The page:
Weekend Reading #5: “Button, Button” by Richard Matheson

We did it, everyone. We made it through the first week of the best month of the year! Give yourself a pat on the back, grab a pumpkin spice latte, and settle down with some more Weekend Reading. You deserve it.

With Halloween just around the corner, our great and powerful CSO Jake Patten has chosen this week’s delightfully creepy tale. It’s a little thing called “Button, Button” by Richard Matheson. Here’s what Jake has to say about it:

“I got into Richard Matheson back in 2006. Considering I’d been into Poe since grade school and I stumbled onto Asimov and Lovecraft in high school, 2006 seemed a bit late. Had the film version of I Am Legend come out earlier, I may never have jumped into the pit of science fiction/horror that is Matheson’s catalog. As it was, one of my good friends had graduated college and started law school in Seattle. Another friend and I took a train up the coast to hang out with her and explore the new city for a few days. Our nights – sometimes until the early summer dawn set the eastern sky ablaze – were filled with X-Men Legends on the Game Cube. My mornings, because I have an annoying habit of not being able to sleep once the sun is legitimately up, were filled with reading the books on my friend’s shelf. “I Am Legend” was amazing; better – and very different – than either Omega Man or the Will Smith film. The rest of the book was filled with shorter stories. Like “I Am Legend,” they blew me away.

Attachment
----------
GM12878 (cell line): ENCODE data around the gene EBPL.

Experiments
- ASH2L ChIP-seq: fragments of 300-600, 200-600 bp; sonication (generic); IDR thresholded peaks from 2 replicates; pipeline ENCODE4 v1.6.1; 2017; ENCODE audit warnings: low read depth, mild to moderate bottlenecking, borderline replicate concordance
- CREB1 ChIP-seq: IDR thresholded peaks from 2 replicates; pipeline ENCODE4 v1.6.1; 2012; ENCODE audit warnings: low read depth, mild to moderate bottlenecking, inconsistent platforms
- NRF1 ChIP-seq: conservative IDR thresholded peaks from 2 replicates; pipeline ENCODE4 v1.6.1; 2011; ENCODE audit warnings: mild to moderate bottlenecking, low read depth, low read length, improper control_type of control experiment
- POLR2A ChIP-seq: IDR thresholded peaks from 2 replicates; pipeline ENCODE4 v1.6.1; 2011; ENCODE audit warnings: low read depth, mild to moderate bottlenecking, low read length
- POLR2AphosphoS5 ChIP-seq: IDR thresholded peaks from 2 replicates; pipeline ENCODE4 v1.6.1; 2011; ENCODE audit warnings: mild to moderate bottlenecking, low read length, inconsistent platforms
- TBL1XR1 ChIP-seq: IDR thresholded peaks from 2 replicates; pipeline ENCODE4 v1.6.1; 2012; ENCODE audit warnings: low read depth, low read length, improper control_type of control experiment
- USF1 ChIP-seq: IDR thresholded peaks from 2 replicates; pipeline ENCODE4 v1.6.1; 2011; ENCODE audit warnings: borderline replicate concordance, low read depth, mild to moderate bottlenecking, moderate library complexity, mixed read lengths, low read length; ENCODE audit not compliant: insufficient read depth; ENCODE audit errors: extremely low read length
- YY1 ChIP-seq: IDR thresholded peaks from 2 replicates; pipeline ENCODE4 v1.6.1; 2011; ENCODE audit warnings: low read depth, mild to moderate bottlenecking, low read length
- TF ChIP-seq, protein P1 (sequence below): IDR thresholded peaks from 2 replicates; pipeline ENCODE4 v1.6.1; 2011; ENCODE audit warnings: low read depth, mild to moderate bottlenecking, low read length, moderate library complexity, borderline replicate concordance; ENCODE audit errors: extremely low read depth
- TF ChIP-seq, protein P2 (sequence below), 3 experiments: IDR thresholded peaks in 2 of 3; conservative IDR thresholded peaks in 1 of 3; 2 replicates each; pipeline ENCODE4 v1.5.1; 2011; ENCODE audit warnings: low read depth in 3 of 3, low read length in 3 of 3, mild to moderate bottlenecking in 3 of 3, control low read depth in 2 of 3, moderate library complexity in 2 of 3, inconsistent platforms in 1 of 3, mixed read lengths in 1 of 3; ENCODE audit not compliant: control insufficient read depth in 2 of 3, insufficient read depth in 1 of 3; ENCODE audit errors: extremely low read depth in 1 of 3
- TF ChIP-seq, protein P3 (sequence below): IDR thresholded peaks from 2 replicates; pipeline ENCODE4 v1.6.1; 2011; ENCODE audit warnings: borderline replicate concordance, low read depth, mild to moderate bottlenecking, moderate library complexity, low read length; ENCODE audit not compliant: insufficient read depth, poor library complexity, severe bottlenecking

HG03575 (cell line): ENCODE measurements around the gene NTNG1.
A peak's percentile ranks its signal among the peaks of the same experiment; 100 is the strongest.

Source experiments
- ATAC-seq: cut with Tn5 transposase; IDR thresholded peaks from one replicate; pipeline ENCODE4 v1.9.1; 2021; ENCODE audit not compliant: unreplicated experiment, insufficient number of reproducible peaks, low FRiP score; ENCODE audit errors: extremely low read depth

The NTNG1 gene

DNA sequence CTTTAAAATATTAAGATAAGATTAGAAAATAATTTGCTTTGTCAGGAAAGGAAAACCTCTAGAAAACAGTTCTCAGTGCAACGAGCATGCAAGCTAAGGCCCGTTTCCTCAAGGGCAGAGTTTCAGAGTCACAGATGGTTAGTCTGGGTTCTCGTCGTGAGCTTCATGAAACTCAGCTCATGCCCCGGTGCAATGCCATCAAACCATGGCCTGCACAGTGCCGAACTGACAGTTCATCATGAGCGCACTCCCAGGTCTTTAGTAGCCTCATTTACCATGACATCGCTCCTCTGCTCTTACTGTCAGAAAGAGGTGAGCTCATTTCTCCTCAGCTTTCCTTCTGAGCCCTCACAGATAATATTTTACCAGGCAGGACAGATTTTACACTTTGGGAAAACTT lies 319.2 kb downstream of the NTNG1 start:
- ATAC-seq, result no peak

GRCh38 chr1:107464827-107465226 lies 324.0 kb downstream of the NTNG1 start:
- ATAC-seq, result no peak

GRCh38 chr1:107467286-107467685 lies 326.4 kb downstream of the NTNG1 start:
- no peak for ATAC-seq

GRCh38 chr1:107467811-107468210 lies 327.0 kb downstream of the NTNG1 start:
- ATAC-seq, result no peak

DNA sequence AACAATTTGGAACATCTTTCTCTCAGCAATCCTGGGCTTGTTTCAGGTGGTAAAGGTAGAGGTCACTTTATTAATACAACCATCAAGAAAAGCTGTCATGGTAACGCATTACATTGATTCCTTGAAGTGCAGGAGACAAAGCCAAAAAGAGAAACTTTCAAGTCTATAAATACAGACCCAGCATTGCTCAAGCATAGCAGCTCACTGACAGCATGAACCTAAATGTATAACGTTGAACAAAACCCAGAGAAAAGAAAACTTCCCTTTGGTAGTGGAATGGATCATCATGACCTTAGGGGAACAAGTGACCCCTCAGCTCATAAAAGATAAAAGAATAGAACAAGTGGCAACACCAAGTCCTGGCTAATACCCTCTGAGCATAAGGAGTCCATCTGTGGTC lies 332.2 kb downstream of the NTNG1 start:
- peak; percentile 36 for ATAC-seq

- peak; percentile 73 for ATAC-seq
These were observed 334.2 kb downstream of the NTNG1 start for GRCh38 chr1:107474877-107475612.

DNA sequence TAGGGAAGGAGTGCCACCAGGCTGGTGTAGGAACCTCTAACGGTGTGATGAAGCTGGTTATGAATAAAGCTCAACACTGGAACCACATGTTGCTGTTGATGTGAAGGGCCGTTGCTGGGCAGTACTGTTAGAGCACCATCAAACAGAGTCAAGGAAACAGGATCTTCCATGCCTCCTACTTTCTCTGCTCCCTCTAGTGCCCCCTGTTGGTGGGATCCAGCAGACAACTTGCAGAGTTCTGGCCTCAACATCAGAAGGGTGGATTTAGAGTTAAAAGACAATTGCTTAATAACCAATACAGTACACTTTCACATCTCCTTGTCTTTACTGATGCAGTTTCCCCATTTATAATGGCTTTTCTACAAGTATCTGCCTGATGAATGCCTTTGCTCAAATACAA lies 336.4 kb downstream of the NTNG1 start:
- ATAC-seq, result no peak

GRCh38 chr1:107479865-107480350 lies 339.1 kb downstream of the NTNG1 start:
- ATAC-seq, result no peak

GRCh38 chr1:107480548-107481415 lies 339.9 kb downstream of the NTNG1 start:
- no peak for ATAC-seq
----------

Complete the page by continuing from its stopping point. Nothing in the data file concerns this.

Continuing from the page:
One reason I was so astonished by Matheson’s short stories was because he was writing in the same niche I do; the gaps and cracks between science fiction and horror that rarely get filled. A lot of horror is dark and demonic. A lot of science fiction is antiseptic, white, and technological. Matheson is a grey combination of both tinged with the earthy browns, tans, and reds of humanity. “Button, Button” is a wonderful example of that style. The button box is a science fiction marvel, Mr. Steward a demon in disguise. The conflict and motivations that push the narrative are real – as relevant today as they were 45 years ago. Matheson’s story is a greyish-brown perversion of a classic O. Henry tale, one that I think of every time I write a short story.”

You can read “Button, Button” here:


Here’s the (new) Twilight Zone episode version of Button, Button, as well: https://www.youtube.com/watch?v=3oKSJZAaSyc

Do you have a story that you feel everyone should know about? Tell us! It can be from anywhere online, written by anyone who won’t sue us – even you! That’s right – you’ll be famous…ish. Or something.

Shoot us a message, comment on this post, or send us a head in a paper box! We can’t wait to hear from you!